Infrasound is inaudible sound as it consists of frequencies lower than 20 Hz, i.e. the human hearing threshold. Low frequency acoustic signals were first discovered after the eruption of the Krakatoa (Indonesia) in 1883. Due to its low frequency content, this infrasound traveled up to four times around the globe while reaching altitudes over 100 kilometer.
The ability to detect explosions with infrasound resulted in substantial scientific and societal interest during World War I and the era of atmospheric nuclear testing. This interest
diminished as nuclear tests were confined to the underground under the Limited Test Ban Treaty in 1963. Recently, with the signature of the Comprehensive Nuclear-Test-Ban Treaty, infrasound gained renewed attention as it is being used as a verification technique.
This thesis describes the complete sequence of measuring, processing and interpreting infrasound data. A microbarometer was developed and deployed in arrays to measure infrasound. Array processing and statistical detection techniques are applied to extract signals of interest from the continuous recordings. Knowledge on the atmospheric propagation appeared essential in identifying infrasonic sources, like meteors, volcanoes, sea wave, and accidental chemical explosions.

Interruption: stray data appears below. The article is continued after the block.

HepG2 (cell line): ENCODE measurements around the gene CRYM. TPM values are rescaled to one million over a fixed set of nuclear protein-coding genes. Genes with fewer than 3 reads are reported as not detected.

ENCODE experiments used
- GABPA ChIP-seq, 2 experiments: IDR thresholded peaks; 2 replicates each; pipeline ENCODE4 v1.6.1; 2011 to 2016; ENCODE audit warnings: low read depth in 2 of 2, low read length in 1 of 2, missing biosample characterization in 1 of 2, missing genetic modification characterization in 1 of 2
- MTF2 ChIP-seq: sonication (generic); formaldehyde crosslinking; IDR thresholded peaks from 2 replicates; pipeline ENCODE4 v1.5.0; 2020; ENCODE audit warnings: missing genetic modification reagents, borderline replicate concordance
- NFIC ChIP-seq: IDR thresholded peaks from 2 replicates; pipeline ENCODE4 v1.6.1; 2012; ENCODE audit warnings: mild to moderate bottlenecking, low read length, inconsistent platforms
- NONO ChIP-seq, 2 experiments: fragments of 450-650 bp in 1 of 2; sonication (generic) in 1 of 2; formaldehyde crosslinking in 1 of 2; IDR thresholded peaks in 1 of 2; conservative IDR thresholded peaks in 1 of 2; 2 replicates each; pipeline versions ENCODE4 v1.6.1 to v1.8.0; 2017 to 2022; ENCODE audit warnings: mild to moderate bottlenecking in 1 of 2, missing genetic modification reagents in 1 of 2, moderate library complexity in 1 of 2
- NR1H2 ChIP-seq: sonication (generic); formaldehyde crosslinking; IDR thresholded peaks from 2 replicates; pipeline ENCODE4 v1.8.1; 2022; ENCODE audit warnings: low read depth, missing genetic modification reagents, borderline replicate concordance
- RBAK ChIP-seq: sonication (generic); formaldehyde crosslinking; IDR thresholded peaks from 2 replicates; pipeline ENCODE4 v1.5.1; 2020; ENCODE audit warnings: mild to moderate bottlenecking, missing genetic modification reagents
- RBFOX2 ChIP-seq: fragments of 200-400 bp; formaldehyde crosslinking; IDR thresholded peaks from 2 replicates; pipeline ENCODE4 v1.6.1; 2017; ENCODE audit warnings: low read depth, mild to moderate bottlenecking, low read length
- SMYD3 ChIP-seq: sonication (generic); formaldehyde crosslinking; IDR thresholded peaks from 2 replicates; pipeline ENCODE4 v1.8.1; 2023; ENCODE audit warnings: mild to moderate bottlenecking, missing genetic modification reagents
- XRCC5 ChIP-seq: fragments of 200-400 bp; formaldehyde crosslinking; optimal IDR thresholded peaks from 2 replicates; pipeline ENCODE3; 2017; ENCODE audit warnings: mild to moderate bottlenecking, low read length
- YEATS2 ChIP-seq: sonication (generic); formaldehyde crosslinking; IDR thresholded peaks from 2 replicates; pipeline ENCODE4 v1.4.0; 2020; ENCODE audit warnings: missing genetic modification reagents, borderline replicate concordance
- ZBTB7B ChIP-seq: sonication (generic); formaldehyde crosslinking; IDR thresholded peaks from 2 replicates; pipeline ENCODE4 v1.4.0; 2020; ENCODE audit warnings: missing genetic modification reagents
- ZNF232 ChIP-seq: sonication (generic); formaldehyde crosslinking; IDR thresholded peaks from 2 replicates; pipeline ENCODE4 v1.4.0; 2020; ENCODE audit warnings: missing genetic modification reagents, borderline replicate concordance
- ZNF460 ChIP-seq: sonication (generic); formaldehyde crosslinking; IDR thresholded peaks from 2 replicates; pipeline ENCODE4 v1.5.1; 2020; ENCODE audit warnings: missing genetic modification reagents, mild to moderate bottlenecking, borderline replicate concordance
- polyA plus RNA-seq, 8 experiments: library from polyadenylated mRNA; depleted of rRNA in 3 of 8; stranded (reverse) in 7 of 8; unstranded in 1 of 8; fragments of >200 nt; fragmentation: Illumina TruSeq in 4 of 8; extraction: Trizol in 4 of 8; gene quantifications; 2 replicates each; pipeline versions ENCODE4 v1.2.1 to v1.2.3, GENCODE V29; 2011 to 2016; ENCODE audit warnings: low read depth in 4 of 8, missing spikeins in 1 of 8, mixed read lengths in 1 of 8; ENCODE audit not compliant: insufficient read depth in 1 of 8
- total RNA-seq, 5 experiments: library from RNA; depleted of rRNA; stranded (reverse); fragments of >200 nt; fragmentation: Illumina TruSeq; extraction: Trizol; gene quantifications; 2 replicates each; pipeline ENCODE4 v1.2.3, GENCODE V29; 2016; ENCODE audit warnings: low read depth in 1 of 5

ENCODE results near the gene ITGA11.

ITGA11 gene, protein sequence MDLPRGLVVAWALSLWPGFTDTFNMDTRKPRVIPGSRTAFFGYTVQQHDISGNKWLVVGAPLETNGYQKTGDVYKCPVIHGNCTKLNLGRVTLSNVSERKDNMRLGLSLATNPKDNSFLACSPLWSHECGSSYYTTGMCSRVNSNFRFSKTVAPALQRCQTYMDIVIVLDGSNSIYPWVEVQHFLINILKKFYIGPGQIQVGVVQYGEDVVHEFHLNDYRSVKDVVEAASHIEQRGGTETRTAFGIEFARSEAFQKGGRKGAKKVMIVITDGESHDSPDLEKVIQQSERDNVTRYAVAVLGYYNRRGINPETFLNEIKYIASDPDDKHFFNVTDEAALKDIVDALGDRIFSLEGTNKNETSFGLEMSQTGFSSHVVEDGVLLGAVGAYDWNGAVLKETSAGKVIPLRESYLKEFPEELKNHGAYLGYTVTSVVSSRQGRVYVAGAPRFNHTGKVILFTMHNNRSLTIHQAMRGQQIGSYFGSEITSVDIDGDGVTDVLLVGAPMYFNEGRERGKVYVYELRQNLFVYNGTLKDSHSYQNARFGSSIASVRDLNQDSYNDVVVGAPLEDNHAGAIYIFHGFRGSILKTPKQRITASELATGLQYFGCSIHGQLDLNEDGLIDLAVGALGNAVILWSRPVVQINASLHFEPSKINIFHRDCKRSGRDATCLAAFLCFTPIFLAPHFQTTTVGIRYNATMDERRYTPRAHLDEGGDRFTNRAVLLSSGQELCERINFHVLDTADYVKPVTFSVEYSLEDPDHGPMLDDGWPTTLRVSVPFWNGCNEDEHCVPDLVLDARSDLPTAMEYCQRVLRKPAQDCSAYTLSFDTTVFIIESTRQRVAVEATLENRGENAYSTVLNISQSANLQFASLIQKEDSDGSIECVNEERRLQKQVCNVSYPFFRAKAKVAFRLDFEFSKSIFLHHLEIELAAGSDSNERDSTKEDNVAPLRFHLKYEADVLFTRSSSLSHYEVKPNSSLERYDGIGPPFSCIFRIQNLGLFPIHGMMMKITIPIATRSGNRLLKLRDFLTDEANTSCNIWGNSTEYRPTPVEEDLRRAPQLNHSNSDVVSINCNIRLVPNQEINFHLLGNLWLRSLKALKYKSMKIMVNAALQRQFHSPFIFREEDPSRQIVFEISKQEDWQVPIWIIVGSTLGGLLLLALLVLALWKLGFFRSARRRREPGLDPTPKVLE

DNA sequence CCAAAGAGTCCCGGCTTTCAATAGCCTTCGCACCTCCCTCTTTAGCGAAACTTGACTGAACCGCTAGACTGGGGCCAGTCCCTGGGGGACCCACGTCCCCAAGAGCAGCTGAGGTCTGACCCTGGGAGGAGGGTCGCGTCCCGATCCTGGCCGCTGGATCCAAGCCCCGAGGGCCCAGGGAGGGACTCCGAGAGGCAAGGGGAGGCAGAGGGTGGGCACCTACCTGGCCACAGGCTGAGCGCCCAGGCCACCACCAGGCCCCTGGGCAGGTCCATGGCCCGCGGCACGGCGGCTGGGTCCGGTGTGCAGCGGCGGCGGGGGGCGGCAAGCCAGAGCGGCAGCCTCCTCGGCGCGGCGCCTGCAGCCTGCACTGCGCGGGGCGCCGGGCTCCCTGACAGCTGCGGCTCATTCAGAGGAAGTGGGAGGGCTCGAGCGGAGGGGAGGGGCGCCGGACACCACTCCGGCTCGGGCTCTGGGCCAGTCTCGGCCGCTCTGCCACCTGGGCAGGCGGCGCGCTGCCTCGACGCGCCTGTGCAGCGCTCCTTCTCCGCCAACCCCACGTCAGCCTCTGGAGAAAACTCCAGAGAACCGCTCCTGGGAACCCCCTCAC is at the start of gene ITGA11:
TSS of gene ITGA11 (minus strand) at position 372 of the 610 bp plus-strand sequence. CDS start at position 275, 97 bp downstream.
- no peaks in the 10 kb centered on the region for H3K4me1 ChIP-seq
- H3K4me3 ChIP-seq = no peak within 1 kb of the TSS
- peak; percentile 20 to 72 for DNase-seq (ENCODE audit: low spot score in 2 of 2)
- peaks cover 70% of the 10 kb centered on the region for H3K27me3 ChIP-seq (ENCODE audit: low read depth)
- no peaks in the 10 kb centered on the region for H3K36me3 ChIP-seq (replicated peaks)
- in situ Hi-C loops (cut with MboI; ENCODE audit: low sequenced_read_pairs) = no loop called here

A large amount of coherent infrasound is continuously being detected from both natural and man-made sources, i.e. the inaudible symphony. Applications are foreseen in acoustic remote sensing where infrasound can be used as passive probe for the upper atmosphere. Non-acoustic phenomena, like gravity waves, can also be detected with the methods described in this thesis.
LG Evers. The inaudible symphony: on the detection and source identification of atmospheric infrasound
published, TU Delft, 2008